comes from a collared dove, a recent invader from Eurasia that now competes with the native mourning dove; and a lone robin chuckles and chirrups in the juniper windbreak, as happy in the country as it is on a suburban lawn.
Then head back inside the retreat house rejuvenated and ready for the words to flow from your fingers. Later in the day it’s time for your meeting with Linda to discuss your project, ask questions, trade reading recommendations and share writing stories.
To balance your time spent sitting and writing, take a few minutes each day to appreciate this unique grasslands ecosystem. Stroll around the ranch yard or hike one of the ranch trails. You might see one or two cows babysitting a group of calves while the other mamas are grazing. Perhaps a red-tailed hawk will swoop to the ground and rise with a vole or snake clutched in its talons. Or maybe a flash of white will catch your eye and a pronghorn doe with twin fawns will suddenly be apparent on that empty hillside. Borrow one of the field guides from the retreat house to identify the plants underfoot. Search the ground for that perfect rock—be it a white crystal, a flat plate of dark red, or a chunk of yellow limestone—to take home and use as a paperweight or tuck into your flower garden to remind you of your time at Windbreak House Writing Retreats.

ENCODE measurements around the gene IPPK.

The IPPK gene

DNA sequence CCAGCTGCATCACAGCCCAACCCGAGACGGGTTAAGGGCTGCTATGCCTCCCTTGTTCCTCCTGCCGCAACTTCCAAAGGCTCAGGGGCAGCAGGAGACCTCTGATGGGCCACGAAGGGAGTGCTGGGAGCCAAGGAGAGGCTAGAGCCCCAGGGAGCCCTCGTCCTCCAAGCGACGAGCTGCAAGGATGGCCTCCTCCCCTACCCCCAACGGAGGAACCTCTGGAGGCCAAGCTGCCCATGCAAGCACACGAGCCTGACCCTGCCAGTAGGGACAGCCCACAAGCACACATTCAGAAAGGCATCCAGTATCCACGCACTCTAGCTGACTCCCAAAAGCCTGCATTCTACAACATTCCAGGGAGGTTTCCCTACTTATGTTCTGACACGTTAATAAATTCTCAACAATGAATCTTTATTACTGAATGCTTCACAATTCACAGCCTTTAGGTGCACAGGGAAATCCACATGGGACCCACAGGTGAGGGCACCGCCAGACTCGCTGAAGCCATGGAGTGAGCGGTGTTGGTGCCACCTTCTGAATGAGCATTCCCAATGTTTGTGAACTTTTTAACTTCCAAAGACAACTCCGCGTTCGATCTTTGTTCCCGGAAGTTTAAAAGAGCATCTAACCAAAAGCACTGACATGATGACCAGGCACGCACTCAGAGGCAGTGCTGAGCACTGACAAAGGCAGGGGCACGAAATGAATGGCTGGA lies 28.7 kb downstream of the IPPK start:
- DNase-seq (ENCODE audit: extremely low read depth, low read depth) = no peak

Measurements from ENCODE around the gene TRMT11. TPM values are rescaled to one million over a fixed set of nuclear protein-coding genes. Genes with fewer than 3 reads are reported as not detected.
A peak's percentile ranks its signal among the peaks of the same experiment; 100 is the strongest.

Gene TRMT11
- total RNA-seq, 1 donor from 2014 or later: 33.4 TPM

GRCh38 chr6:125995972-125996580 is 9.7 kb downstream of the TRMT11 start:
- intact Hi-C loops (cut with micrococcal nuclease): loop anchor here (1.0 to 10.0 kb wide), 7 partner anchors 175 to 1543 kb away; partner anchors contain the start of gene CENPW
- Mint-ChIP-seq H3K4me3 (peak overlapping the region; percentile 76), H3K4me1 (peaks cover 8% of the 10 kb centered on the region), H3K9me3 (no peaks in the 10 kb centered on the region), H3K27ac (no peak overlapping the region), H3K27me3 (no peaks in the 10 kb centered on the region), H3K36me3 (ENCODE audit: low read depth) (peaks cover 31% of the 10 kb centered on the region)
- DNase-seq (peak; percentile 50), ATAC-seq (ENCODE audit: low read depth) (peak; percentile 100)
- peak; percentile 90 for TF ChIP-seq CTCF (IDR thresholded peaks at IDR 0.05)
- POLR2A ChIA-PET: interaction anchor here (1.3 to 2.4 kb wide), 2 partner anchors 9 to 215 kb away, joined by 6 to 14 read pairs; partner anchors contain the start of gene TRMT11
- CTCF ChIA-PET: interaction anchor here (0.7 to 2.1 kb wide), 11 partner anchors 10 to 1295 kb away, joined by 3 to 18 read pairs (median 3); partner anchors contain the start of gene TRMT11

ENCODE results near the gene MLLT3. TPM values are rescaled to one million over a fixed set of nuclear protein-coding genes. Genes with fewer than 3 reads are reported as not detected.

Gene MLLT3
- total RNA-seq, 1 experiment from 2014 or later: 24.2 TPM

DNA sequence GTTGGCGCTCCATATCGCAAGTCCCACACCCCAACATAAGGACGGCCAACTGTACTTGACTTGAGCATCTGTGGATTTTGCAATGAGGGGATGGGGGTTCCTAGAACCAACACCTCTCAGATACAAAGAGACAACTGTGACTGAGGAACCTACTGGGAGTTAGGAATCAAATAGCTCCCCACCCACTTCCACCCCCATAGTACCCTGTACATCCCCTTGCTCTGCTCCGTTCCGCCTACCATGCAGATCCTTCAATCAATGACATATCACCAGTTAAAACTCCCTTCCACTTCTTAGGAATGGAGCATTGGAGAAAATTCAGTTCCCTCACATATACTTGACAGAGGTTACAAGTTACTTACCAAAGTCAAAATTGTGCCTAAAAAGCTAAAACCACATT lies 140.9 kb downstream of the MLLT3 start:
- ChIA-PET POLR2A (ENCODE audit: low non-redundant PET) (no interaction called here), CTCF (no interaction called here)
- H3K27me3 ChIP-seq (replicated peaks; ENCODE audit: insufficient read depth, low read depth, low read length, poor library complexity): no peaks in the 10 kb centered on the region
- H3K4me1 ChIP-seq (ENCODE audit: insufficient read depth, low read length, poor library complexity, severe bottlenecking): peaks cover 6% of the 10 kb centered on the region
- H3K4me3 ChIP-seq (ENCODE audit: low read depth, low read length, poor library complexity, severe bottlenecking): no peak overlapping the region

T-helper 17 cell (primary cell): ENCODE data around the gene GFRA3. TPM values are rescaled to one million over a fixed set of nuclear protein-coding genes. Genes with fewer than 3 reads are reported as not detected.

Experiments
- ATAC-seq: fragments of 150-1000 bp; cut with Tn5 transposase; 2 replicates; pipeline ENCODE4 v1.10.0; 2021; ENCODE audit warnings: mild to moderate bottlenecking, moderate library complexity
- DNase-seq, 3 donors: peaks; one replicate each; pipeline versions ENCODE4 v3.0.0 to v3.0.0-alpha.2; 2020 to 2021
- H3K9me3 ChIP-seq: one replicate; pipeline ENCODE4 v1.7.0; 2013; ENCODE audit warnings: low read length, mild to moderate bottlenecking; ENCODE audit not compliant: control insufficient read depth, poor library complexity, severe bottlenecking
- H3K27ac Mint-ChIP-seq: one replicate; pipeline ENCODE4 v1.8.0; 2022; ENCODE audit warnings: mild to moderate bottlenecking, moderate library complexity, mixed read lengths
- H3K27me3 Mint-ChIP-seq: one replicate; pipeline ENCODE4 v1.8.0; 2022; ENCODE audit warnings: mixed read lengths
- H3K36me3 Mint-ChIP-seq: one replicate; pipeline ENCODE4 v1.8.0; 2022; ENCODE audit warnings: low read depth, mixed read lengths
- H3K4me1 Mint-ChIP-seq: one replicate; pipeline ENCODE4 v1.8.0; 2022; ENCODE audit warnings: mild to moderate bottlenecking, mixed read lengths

The retreat house is comfortable in any weather: it has a sturdy propane furnace for the cold months and has many electric fans for the dog days of summer. Out in the country the air always cools down at night, even after a scorching summer day, so the windows can be opened in the evening as "country air-conditioning." Despite the sunny warm days of fall, at night you'll be glad for the cozy quilts and blankets on each bed, and the fuzzy lap robes and throws on the couch and chairs.
If you can't make the drive to my prairie ranch, we can still work on your writing together through a Writing Conversation by eMail.
* * *
Here are some suggestions for exercising at Homestead House during your retreat:
Use the large open space in the living room or in Meadowlark bedroom for a mini gym or yoga studio.